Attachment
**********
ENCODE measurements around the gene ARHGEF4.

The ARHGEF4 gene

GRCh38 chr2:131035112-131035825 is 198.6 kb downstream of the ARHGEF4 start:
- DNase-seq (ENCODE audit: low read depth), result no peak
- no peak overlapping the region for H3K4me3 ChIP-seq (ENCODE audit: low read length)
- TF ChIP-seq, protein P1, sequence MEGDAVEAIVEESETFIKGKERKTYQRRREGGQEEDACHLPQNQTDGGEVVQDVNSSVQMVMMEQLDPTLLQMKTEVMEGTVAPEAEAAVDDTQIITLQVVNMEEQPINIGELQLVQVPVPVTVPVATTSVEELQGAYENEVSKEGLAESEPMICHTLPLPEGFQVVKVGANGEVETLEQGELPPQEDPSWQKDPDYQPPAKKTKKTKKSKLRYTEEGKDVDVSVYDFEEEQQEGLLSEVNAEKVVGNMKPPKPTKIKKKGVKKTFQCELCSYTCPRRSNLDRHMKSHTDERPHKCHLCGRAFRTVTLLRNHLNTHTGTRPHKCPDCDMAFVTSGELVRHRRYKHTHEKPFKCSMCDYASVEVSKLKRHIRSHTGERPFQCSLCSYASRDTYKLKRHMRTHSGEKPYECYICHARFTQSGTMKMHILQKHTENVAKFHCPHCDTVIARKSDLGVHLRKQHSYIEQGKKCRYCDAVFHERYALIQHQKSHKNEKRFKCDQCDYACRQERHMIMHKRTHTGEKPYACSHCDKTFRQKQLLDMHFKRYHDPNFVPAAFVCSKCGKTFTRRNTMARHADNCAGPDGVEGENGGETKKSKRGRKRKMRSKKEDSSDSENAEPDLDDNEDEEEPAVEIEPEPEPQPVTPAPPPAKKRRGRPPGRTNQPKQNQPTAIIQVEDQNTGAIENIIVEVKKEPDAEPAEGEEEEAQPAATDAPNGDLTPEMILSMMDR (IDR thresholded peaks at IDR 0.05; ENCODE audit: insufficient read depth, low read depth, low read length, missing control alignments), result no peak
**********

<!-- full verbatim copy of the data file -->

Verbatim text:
ENCODE measurements around the gene ARHGEF4.

The ARHGEF4 gene

GRCh38 chr2:131035112-131035825 is 198.6 kb downstream of the ARHGEF4 start:
- DNase-seq (ENCODE audit: low read depth), result no peak
- no peak overlapping the region for H3K4me3 ChIP-seq (ENCODE audit: low read length)
- TF ChIP-seq, protein P1, sequence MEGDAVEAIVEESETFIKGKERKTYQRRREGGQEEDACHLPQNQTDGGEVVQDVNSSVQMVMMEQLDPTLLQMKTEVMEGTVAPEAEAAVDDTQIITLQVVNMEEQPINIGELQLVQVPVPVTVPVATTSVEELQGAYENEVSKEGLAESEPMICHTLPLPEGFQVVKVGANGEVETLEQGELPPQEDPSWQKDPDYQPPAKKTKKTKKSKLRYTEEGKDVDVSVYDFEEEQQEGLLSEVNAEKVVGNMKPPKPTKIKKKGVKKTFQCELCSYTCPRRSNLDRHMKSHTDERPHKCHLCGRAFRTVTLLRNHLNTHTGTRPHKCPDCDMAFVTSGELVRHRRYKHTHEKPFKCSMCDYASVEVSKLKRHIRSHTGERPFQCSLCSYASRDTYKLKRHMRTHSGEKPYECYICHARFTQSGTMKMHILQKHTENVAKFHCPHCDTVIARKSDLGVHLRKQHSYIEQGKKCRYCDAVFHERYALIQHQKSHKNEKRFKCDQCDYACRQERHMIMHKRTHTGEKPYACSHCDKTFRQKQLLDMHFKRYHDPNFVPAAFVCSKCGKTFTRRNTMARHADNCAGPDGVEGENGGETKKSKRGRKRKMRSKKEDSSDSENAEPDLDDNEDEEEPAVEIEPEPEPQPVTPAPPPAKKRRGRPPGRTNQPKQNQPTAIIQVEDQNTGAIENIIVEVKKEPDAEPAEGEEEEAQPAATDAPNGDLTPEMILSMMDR (IDR thresholded peaks at IDR 0.05; ENCODE audit: insufficient read depth, low read depth, low read length, missing control alignments), result no peak